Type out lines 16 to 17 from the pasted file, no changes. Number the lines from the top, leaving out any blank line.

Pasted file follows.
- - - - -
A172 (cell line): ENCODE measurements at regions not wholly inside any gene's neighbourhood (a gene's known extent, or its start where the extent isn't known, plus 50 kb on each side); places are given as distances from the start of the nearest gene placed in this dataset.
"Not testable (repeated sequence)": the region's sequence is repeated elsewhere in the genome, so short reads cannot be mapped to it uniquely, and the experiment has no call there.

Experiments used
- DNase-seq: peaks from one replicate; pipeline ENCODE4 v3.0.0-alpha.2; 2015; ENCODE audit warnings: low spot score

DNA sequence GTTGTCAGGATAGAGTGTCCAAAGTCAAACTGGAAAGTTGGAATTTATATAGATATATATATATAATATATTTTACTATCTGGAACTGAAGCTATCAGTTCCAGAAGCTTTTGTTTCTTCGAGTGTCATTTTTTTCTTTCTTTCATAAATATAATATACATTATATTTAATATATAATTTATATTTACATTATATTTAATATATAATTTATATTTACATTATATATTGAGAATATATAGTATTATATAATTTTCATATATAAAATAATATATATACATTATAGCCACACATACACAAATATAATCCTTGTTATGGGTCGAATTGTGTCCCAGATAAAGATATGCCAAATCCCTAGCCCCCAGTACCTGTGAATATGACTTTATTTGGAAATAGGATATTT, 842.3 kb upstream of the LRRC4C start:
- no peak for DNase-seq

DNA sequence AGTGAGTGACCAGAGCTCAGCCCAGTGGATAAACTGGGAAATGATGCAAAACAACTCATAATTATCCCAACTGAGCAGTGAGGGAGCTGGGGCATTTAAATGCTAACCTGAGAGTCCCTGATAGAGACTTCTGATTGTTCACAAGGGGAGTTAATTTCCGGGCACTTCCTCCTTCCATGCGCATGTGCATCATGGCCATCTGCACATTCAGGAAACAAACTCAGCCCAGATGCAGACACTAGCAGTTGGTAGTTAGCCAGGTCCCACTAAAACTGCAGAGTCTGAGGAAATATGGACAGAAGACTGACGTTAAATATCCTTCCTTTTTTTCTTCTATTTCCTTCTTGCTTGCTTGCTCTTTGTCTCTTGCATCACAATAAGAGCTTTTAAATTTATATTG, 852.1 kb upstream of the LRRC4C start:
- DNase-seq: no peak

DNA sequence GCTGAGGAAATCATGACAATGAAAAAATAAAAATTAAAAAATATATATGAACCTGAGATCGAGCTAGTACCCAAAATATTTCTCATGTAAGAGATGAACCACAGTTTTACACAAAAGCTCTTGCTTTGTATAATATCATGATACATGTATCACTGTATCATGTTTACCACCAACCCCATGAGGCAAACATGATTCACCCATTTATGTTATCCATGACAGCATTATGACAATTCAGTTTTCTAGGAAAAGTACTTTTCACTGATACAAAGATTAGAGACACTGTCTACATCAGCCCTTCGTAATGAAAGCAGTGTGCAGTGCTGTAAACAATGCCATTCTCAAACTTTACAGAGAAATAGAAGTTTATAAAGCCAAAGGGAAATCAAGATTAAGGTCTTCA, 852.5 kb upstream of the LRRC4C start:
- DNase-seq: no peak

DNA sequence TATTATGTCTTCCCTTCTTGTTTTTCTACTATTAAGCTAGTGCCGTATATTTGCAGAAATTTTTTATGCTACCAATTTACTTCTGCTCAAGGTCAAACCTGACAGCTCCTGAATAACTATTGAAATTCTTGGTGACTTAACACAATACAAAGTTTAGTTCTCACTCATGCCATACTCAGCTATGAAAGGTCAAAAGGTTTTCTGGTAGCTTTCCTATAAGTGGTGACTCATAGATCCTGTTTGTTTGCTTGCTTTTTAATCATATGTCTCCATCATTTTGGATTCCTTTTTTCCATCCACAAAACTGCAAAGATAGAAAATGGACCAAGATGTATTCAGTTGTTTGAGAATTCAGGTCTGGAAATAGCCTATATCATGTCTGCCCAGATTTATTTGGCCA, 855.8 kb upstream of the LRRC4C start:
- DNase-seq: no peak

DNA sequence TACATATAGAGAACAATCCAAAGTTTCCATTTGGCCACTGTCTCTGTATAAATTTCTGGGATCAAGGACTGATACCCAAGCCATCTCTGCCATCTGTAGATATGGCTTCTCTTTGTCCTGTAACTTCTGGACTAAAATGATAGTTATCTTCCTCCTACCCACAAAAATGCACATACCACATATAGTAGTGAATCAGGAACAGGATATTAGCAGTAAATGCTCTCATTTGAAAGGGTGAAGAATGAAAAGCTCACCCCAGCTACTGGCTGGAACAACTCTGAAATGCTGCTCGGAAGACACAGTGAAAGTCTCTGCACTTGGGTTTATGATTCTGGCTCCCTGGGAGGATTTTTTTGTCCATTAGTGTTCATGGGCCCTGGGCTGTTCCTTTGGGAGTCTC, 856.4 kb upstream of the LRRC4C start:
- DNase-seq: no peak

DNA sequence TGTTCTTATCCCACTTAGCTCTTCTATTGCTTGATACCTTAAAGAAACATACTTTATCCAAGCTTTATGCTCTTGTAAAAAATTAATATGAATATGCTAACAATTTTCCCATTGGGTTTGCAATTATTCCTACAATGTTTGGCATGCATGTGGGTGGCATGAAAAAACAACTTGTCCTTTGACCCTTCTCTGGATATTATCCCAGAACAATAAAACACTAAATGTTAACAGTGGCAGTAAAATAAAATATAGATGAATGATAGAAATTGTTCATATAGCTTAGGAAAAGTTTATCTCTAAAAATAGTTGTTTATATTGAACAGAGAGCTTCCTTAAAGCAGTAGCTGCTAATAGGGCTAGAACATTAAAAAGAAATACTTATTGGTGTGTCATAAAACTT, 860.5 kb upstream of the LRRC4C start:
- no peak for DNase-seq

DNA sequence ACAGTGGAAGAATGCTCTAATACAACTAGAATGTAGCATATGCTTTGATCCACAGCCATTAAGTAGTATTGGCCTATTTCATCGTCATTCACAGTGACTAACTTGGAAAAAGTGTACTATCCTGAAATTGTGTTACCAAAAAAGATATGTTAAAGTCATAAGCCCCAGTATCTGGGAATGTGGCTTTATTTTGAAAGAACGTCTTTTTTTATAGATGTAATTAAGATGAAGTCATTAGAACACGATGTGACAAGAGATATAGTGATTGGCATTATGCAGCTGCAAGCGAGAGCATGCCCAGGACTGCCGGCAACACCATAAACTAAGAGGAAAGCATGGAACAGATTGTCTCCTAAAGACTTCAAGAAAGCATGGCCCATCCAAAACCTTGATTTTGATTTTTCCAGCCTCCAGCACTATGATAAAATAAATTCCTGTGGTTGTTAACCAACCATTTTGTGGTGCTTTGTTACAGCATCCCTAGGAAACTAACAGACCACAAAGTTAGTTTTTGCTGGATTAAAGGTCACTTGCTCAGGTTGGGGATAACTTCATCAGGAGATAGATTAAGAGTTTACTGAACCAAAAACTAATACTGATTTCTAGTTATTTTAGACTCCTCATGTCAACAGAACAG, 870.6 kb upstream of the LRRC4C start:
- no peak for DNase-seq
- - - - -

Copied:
- no peak for DNase-seq

DNA sequence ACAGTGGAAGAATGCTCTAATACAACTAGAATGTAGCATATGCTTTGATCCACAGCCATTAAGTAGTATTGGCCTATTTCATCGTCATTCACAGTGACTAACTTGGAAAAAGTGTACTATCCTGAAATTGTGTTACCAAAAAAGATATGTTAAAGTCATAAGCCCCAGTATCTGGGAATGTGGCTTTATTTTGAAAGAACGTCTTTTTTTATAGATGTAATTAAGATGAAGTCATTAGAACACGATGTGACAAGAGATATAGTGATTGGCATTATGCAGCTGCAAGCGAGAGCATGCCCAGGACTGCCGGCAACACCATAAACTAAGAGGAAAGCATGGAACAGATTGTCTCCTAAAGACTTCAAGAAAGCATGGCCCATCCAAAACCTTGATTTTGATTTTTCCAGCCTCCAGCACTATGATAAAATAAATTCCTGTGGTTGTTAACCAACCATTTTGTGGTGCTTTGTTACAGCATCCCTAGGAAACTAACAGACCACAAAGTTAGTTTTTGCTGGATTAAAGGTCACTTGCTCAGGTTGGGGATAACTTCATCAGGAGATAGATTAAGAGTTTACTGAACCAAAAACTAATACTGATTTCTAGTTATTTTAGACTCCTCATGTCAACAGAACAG, 870.6 kb upstream of the LRRC4C start: